Exotic Eco-Resort Planned for Oasis
Plans call for a sustainable getaway in the desert. Continue reading →
The word oasis conjures up one of those old-time adventure movies in which lost explorers are staggering through the desert to what they think is a verdant water source, only to discover that they're being tormented by a shimmering mirage.
But maybe from now on, you'll imagine a sustainable, solar-powered, emissions-free upscale resort built around a man-made spring, which allows guests to chill out and enjoy gourmet meals made from organic vegetables and farmed fish grown on site.
That's the vision for a new "eco-resort" planned the Liwa region of the United Arab Emirates.
The project, designed by British-based Baharash Architecture at for UAE's Eco Resort Group, is an effort to create the world's greenest resort in the middle of the desert about 155 miles south of Abu Dhabi. Lonely Planet describes the area as "endless landscape of undulating sand dunes."
While Liwa has natural oases, this one will be created by using a deep well to extract groundwater and create an artificial spring. In an email, design director and founder Baharash Bagherian explained that project is being designed to use that water supply as carefully as possible. in addition to a filtration plant to provide potable water for guests, wastewater will be recycled for use in irrigation.
The oasis will be surrounded by a flower petal-shaped complex that will include 84 guest suites. It will be topped by 157,000 square feet of solar panels to generate the resort's electrical needs.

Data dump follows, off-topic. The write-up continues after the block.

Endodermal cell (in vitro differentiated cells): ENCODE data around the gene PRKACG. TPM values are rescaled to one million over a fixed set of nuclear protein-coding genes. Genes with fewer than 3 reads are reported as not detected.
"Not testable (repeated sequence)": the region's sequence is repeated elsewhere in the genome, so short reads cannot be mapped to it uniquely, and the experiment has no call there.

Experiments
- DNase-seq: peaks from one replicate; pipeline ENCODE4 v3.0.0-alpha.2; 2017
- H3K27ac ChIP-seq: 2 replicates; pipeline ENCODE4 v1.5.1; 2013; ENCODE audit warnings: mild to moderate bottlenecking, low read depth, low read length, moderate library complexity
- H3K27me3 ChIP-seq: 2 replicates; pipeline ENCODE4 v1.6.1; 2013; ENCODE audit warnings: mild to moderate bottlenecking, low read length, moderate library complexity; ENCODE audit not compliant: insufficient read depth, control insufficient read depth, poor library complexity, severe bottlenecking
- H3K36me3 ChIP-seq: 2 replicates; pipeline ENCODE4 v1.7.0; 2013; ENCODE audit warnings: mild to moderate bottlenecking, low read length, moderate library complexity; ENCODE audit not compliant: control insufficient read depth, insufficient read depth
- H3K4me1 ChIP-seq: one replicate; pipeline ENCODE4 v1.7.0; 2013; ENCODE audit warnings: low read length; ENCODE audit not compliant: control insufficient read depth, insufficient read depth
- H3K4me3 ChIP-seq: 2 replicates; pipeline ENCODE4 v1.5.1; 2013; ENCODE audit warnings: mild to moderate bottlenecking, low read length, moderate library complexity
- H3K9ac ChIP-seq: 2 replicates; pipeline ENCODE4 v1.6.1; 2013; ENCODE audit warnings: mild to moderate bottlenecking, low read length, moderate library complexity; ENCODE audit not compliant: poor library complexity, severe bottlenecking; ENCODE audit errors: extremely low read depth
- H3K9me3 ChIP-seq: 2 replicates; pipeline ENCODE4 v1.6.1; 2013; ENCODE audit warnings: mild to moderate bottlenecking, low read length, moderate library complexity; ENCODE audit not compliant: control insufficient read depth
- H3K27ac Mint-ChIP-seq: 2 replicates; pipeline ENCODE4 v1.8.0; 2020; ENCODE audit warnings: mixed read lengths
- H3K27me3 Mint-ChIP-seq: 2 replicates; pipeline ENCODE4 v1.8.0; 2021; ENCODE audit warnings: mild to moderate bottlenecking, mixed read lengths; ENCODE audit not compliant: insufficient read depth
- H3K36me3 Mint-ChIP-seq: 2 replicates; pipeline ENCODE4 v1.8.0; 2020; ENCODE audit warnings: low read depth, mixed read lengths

The resort also will employ a wildlife biologist and conservation staff to study the handful of animal species that can tolerate the extreme heat of the desert.
In an effort to make the resort emissions-free, Bagherian said that the resort may utilize electric buses capable of traveling more than 200 miles on a single charge to transport guests from the airport in Abu Dhabi.
The resort is scheduled for completion in 2020.
Developers plan to build an eco-resort around a man-made spring in the UAE.
The Chinese government has long been embroiled in a dispute with Vietnam, the Philippines and other Southeast Asian nations over territory in the South China Sea. In order to support a military presence, the Chinese are building up reefs and shoals in the area to create a string of new man-made islands. While other countries argue the artificial outposts don't qualify as legitimate land, the Chinese theoretically could use them to assert control over an economic zone extending for 200 nautical miles around each site. Improvements in construction have made island-building easier, but the method remains fairly simple, and involves these basic steps.
One of the sites picked by the Chinese government is Johnson South Reef, aka Mabini Reef, the site of a violent 1988 skirmish between the Chinese and Vietnamese navies. According to a recent report in the South China Post, the Chinese also are planning construction of a base on nearby Fiery Cross Reef, which could serve as a naval staging post and enable China to set up an air defense zone in the South China Sea.
The usual method is to dredge millions of tons of sand and rocks from the sea floor. According to Bloomberg Businessweek, a Filipino fisherman observed a huge Chinese ship using a powerful pump and a hose to suck up the material. All of that is usually stored on a dredging ship until it is used.
Island builders take the sand and rock and deposit it atop the existing reef base. One advanced technique called rainbowing, which has been utilized in the Persian Gulf, involves spraying the sand in layers, as if it were paint. By using data from global positioning satellites to guide them, island-builders can create precise shapes.
Once the island itself has been created, it's crucial to quickly build a waterproof concrete barrier to prevent the artificial isle from being washed away.
This image, released by a design institute that's part of the China State Shipbuilding Corporation, shows the design of a military installation on one of the new islands, including buildings and an airfield.